Skin grafts can be associated with a dermal matrix, but these have the disadvantage of realizing a patch effect without bringing significant volume. A study conducted in 2018 compared between the perforator flaps and dermal matrix in terms of quality of life, healing time, length of care giving, resumption of professional activity and long term coverage quality; demonstrated the superiority of the perforator flaps versus dermal matrix in addition to reducing the risk of recurrence [8].

Similar study in 2014 worlmand et al. highlighted the superiority of perforator flaps over thin skin graft in terms of postoperative course and quality of life on 27 patients [9]. Directed healing is still a therapeutic alternative, but the major shortcomings are healing time, pain and postoperative skin contractures. They have been followed up to one year and both of patients were very satisfied and resumed very soon their activities and none of them complained about the functional outcome.

Figure 8: 1-month post-operative aspect.

A study conducted between November 2013 and June 2015 including 17 patients treated by local perforator flaps showed that the axillary reconstruction with TDAP flaps has a complete healing period of twenty days and improved quality of life with preserved mobility and very good functional outcome. The same study shows that the recurrence rate was 0% over a period of 279 days [10]. Another study conducted by Aharbi et al. compared the TDAP flap with other surgical techniques in term of recurrence, and the rate was very high in the case of direct suture or skin graft (41 evaluation of the mobility of the shoulder and the quality of life) They have not complained about the scar that has fade overtime (Figures 8 & 9) [11].

Figure 9: 1-month post-operative aspect.

Conclusion

After radical surgical excision of Verneuil's disease, the reconstruction of axillary defects by TDAP flap remains an interesting therapeutic option. TDAP flap is able to be adapted to many different situations, easy to harvest, preserves fully the function of the latissimus dorsi muscle, and in case the perforator is injured there are a range of lifeboat flaps in the surgical field. In comparison with other techniques, TDAP flap seems to have less complications and better functional results.

Article Info

Article Type
Case Report
Publication history
Received: Mon 15, Jun 2020
Accepted: Thu 25, Jun 2020
Published: Sat 04, Jul 2020
Copyright
© 2019 Mohamed Raboune. This is an open-access article distributed under the terms of the Creative Commons Attribution License, which permits unrestricted use, distribution, and reproduction in any medium, provided the original author and source are credited. Hosting by Science Repository. All rights reserved.
DOI: 10.31487/j.JSCR.2020.04.03

Author Info

Corresponding Author
Mohamed Raboune
Department of Plastic Surgery and Burns, Ibn Sina Hospital, Rabat, Morocco

Figures & Tables

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Figure 1: Pre operative markings.


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Figure 1: Pre operative markings.


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Figure 3: Grouping of thoraco-dorsal artery perforators (Atlas of the perforating arteries of the skin, trunk and limbs. Fabien Boucher et al. i Mojallal).


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Figure 4: Musculo cutaneous perforator.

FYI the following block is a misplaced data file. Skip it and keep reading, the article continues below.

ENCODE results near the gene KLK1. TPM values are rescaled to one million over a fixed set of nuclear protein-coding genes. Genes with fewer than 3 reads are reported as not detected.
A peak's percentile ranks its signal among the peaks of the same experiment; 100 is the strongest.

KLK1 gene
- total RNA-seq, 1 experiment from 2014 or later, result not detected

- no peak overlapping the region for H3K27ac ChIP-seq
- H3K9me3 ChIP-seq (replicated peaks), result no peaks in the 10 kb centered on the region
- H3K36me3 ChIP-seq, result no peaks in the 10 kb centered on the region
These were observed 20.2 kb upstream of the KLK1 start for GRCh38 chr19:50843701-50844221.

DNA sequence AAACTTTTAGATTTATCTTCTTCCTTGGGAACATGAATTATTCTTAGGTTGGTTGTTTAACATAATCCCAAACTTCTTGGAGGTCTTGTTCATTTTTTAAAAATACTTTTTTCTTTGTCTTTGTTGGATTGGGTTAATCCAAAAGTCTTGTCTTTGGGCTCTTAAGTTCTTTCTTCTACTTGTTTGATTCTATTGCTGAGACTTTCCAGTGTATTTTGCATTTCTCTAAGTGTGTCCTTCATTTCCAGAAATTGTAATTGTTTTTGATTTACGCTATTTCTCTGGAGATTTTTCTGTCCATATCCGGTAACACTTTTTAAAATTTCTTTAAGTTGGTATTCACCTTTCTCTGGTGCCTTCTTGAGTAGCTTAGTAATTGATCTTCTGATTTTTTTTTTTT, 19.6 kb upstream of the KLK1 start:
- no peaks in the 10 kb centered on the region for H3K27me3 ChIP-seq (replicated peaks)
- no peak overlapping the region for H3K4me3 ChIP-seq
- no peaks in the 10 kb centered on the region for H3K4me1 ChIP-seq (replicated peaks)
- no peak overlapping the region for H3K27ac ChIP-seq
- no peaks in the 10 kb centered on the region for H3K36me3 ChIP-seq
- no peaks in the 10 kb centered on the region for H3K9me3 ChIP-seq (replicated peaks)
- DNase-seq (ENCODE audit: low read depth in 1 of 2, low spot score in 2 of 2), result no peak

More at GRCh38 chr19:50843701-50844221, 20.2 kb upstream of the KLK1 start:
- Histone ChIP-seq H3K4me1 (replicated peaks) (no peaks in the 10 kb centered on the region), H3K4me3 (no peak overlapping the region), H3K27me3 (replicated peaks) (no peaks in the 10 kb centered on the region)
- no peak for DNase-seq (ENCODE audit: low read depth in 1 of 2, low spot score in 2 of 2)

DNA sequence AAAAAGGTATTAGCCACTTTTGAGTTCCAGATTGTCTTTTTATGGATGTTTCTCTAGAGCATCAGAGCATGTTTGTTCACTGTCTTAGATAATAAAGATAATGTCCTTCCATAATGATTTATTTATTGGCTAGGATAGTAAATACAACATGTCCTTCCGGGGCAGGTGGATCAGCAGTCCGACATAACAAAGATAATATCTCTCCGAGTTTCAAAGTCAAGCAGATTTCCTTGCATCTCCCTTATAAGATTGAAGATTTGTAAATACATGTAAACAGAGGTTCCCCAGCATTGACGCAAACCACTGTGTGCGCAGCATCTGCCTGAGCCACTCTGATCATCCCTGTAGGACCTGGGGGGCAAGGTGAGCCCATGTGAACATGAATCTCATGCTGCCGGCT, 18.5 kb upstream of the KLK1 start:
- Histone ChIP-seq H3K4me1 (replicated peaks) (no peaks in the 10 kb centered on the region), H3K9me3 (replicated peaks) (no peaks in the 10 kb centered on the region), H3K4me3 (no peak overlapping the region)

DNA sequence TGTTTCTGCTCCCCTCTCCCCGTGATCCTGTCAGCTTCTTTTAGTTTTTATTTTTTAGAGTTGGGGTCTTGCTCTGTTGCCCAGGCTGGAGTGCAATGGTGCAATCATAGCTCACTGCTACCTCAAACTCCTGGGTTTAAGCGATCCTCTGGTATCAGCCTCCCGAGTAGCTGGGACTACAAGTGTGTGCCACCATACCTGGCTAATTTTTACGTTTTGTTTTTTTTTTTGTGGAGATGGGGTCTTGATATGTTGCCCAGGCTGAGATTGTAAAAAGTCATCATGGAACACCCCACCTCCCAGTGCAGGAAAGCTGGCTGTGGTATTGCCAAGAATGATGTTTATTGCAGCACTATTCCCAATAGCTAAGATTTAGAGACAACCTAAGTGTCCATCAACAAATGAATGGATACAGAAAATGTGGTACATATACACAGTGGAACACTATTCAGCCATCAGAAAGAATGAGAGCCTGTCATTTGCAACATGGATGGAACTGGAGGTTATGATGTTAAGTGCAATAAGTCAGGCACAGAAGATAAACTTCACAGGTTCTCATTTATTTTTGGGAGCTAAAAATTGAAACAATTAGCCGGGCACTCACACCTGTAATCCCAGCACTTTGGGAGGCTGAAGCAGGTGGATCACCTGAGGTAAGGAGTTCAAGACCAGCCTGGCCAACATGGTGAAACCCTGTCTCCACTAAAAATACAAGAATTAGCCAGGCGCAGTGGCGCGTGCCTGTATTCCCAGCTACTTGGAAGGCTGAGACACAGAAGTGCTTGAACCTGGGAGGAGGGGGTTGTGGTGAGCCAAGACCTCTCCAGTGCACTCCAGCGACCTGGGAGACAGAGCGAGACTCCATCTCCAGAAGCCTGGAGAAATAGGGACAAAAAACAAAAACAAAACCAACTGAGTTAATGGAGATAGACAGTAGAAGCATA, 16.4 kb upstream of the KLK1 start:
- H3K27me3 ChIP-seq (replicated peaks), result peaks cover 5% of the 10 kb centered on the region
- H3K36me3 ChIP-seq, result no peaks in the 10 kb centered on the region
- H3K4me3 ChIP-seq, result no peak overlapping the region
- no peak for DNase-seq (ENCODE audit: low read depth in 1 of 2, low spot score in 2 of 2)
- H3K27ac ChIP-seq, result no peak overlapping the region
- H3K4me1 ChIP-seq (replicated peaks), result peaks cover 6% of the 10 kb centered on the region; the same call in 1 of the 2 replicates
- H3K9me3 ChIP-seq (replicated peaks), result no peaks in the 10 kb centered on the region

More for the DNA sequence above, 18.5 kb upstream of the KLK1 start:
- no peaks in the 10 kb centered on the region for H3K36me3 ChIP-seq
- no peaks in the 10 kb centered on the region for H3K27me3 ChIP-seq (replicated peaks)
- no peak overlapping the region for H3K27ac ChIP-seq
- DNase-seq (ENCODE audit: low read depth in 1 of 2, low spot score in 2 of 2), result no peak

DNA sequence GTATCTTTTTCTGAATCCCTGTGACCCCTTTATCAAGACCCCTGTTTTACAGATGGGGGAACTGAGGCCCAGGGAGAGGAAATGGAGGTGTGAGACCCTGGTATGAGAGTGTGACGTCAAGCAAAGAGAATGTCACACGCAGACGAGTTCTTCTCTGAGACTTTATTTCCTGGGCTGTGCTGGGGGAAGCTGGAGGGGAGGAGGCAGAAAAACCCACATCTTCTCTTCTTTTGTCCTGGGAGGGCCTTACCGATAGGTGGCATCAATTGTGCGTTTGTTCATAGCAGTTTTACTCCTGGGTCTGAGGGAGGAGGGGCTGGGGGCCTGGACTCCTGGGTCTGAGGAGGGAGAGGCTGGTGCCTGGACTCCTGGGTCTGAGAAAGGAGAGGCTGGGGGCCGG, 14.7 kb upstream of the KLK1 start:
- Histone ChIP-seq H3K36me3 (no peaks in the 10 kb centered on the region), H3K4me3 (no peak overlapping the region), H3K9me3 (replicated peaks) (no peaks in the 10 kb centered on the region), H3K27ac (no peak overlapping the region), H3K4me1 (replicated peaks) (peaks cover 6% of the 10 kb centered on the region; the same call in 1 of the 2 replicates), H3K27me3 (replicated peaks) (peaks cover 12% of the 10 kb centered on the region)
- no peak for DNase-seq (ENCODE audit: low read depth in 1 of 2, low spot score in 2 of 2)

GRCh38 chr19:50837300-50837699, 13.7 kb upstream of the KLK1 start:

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Figure 5: Septocutaneous perforator.


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Figure 6: Immediate post-operative aspect and primary closure.


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Figure 7: Immediate post-operative aspect.


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Figure 8: 1-month post-operative aspect.


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Figure 9: 1-month post-operative aspect.



References

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  2. Cen Hung Lin, Kao Ping Chang, Shu Hung Huang (2016) Deroofing: an effective method for treating chronic diffuse hidradenitis suppurativa. Dermatol Surg 42: 273-275. [Crossref]
  3. Oktay Büyükaşik, Ahmet Oğuz Hasdemir, Nurettin Kahramansoy, Cavit Çöl, Hayri Erkol (2011) Surgical approach to extensive hidradenitis suppurativa. Dermatol Surg 37: 835-842. [Crossref]
  4. C Angrigiani, D Grilli, J Siebert (1995) Latissimus dorsi musculocutaneous flap without muscle. Plast Reconstr Surg 96: 1608-1614. [Crossref]
  5. Leena Jain, Samir M Kumta, Shrirang K Purohit, Rashmi Raut (2015) Thoracodorsal artery perforator flap: indeed a versatile flap. Indian J Plast Surg 48: 153-158. [Crossref]
  6. Jin Hee Hwang, So Young Lim, Jai Kyong Pyon, Sa Ik Bang, Kap Sung Oh et al. (2011) Reliable harvesting of a large thoracodorsal artery perforator flap with emphasis on perforator number and spacing. Plast Reconstr Surg 128: 140 e-150e. [Crossref]
  7. R Vaucher, S Dast, A Bout Roumazeilles, C Herlin, F Bekara et al. (2019) Harvesting method of thoracodorsal perforator flap: adaptation. Ann Chir Plast Esthet 64: 266-270. [Crossref]
  8. J Gibrila, B Chaput, F Boissière, M Atlan, S Fluieraru et al. (2019) Radical treatment of hidradenitis suppurativa: comparison of the use of the artificial dermis and pedicled perforator flaps. Ann Chir Plast Esthet 64: 224-236. [Crossref]
  9. Justin C R Wormald, Antonella Balzano, Jonothan J Clibbon, Andrea Figus (2014) Surgical treatment of severe hidradenitis supprativa of the axilla: thoracodorsal artery perforator flap TDAP versus split skin graft. Plast Reconstr Aesthet Surg 67: 1118-1124. [Crossref]
  10. R Nail-Barthelemy, N Stroumza, Q Qassemyar, M Delage, A Nassif et al. (2019) Evaluation of the mobility of life after perforator flaps for recalcitrant axillary hidradenitis. Ann Chir Plast Esthet 64: 68-77. [Crossref]
  11. Ziyad Alharbi, Jens Kauczok, Norbert Pallua (2012) A review of wide surgical excision of hidradenitis suppurativa. BMC Dermatol 12: 9. [Crossref]